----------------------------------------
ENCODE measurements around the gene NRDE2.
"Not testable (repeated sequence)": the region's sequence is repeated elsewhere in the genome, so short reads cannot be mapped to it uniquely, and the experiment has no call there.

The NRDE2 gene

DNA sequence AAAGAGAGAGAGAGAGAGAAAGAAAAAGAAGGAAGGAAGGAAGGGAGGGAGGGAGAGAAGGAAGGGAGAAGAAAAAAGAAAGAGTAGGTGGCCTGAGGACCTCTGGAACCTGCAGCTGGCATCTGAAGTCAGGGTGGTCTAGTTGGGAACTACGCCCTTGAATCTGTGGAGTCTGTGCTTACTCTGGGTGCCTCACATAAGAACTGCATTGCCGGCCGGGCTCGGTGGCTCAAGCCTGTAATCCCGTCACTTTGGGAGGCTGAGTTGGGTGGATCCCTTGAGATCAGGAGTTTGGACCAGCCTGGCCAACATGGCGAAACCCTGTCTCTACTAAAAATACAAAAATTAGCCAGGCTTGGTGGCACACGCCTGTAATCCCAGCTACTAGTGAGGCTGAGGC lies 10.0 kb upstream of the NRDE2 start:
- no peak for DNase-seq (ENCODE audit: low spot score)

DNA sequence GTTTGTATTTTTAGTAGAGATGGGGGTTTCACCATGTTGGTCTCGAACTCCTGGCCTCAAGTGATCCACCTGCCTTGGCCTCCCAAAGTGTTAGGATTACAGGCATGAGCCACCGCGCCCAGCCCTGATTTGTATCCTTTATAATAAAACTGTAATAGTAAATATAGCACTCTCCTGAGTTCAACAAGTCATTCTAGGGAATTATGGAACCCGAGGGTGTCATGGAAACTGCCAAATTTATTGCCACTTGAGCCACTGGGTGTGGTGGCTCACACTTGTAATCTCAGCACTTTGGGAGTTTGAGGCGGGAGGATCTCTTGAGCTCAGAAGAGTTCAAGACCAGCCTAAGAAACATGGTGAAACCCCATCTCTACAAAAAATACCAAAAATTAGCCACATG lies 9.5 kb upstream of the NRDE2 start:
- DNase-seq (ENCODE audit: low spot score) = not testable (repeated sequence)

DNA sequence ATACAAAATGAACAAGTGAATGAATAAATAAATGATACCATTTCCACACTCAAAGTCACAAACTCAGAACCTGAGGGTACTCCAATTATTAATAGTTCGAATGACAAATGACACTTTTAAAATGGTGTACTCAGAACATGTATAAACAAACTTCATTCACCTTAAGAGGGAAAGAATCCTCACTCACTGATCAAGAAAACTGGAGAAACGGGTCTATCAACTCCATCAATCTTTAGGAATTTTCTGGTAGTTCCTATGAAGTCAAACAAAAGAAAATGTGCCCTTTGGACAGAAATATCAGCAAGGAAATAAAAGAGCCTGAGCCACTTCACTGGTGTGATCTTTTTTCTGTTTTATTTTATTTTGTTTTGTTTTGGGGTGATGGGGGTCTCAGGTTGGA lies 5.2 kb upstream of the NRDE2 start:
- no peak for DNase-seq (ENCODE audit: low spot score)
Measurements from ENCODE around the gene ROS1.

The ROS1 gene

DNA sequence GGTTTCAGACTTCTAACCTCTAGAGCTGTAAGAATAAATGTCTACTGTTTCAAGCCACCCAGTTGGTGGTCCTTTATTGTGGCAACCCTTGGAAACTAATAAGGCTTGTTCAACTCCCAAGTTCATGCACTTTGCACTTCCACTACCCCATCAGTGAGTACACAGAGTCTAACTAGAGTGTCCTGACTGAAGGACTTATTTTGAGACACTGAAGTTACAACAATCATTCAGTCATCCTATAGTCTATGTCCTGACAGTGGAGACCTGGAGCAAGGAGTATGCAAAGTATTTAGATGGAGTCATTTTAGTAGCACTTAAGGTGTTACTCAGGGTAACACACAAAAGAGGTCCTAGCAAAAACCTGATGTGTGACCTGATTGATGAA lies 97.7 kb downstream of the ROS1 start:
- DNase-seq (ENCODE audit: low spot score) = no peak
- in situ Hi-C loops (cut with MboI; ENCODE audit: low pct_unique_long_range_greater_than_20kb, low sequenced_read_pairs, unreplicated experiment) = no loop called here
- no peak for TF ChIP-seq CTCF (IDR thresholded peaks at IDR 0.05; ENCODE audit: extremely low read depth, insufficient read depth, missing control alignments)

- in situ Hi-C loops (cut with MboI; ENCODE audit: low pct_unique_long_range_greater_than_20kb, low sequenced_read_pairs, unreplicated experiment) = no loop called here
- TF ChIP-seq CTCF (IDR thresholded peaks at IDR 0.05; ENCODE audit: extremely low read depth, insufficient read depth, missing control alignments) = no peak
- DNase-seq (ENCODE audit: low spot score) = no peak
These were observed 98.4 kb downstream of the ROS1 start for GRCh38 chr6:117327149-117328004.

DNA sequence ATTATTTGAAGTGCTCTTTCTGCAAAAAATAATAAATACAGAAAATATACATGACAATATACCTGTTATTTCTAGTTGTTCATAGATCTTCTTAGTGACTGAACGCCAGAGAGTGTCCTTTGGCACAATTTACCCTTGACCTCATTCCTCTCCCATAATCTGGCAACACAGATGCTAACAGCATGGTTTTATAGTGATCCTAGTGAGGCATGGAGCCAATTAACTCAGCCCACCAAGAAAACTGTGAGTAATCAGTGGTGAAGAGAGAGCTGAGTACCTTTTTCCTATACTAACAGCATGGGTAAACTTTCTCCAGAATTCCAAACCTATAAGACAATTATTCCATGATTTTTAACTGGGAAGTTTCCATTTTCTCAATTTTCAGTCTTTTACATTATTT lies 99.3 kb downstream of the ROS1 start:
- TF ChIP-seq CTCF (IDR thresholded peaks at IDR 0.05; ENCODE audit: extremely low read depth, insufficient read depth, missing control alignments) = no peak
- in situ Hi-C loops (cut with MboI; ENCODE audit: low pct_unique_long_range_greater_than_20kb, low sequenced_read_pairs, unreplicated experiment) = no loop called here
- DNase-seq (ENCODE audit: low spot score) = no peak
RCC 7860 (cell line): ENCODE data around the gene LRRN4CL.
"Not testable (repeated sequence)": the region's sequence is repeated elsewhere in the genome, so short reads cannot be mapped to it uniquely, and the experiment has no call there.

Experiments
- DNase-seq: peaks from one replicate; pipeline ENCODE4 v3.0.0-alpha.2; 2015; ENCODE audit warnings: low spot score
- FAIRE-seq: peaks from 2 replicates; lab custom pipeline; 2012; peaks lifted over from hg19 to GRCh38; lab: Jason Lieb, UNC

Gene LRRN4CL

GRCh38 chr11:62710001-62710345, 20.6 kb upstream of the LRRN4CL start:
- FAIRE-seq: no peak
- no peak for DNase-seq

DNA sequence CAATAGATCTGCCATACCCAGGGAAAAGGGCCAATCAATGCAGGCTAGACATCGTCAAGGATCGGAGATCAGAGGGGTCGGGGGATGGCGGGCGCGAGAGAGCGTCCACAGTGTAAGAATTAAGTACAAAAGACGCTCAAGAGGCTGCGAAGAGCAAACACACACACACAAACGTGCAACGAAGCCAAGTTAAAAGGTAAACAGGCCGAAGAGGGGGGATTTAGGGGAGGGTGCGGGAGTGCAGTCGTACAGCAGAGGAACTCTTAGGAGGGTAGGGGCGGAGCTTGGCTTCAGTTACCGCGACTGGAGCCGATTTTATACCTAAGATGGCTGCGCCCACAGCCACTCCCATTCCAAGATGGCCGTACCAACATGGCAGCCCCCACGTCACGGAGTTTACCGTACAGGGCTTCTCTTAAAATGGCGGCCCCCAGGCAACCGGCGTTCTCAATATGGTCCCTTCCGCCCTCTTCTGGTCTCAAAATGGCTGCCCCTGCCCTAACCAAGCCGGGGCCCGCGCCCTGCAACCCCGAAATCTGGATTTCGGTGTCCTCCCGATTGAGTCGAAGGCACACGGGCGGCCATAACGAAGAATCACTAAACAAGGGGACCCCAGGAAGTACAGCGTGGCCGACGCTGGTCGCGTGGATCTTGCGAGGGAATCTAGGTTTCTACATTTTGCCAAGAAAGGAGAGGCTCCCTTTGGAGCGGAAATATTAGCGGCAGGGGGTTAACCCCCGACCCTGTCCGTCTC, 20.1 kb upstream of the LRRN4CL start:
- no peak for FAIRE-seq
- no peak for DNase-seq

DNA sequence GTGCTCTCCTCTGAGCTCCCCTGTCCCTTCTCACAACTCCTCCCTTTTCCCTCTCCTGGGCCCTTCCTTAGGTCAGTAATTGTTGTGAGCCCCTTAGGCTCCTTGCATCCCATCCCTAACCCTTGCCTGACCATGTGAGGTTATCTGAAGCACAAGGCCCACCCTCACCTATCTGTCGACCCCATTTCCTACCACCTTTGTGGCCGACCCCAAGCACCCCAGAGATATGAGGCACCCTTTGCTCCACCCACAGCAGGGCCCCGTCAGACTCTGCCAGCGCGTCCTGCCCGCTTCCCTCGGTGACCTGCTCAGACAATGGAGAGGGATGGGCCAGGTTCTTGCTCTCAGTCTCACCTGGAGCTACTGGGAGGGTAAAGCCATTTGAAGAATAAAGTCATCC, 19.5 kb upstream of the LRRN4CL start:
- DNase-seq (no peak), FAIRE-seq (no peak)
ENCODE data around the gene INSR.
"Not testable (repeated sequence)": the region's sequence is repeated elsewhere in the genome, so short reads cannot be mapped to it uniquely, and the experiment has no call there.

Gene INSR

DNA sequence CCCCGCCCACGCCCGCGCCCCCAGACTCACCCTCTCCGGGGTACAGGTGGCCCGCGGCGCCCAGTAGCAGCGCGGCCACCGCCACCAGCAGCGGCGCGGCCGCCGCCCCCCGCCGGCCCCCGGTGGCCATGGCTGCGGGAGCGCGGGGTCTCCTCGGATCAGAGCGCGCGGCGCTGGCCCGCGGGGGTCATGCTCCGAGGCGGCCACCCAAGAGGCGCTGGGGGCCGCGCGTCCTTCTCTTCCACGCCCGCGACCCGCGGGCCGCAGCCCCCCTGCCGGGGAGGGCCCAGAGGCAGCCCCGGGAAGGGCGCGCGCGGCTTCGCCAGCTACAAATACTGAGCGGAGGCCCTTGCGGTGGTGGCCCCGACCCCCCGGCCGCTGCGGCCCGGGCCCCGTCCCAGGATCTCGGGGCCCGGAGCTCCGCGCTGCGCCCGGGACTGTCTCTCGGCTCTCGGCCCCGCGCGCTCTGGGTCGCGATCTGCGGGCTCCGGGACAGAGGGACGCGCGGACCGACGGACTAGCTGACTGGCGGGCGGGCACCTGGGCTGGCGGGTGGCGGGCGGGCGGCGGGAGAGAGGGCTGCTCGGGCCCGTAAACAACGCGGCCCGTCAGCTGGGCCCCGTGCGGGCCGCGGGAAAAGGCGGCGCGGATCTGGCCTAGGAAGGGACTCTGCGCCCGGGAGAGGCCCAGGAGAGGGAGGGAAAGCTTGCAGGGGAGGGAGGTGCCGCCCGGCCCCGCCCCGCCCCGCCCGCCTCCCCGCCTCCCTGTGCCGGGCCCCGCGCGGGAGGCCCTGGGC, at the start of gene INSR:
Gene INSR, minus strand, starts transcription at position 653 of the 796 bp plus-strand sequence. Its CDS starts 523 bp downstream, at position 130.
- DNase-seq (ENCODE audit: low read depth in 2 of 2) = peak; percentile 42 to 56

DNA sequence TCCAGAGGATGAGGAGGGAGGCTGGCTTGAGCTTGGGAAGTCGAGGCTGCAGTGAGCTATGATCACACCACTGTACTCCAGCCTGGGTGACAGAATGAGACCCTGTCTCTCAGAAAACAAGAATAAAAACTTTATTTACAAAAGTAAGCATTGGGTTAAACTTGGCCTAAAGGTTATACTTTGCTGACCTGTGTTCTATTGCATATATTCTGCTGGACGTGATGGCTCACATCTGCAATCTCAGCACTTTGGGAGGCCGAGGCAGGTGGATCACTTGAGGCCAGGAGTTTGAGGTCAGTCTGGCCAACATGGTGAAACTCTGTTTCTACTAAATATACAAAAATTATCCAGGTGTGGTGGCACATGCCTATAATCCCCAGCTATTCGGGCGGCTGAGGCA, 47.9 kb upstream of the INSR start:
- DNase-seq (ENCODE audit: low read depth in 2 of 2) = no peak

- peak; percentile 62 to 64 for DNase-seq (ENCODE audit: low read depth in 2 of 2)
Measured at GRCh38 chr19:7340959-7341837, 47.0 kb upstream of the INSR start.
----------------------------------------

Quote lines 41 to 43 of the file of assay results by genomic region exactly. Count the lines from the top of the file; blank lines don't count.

DNA sequence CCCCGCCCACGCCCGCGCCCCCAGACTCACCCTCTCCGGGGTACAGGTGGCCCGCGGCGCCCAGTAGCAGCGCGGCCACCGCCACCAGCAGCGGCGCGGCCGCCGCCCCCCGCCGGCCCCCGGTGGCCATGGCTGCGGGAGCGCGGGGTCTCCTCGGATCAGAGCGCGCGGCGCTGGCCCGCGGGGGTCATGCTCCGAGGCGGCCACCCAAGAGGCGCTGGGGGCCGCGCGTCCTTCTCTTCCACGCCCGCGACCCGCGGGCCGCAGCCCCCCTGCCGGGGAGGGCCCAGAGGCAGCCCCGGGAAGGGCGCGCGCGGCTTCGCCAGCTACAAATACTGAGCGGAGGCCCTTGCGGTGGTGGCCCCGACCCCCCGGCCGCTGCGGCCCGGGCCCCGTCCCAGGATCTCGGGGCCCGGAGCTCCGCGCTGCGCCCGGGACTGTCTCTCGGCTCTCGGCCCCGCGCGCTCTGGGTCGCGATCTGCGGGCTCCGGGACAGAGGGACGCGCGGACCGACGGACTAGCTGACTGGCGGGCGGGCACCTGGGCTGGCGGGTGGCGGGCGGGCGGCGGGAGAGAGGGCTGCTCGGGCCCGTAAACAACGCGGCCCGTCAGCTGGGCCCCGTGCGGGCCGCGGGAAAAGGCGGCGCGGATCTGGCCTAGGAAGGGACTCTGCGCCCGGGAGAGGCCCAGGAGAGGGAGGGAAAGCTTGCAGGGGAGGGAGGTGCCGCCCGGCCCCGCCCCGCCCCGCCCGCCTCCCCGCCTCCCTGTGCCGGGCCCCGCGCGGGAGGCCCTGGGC, at the start of gene INSR:
Gene INSR, minus strand, starts transcription at position 653 of the 796 bp plus-strand sequence. Its CDS starts 523 bp downstream, at position 130.
- DNase-seq (ENCODE audit: low read depth in 2 of 2) = peak; percentile 42 to 56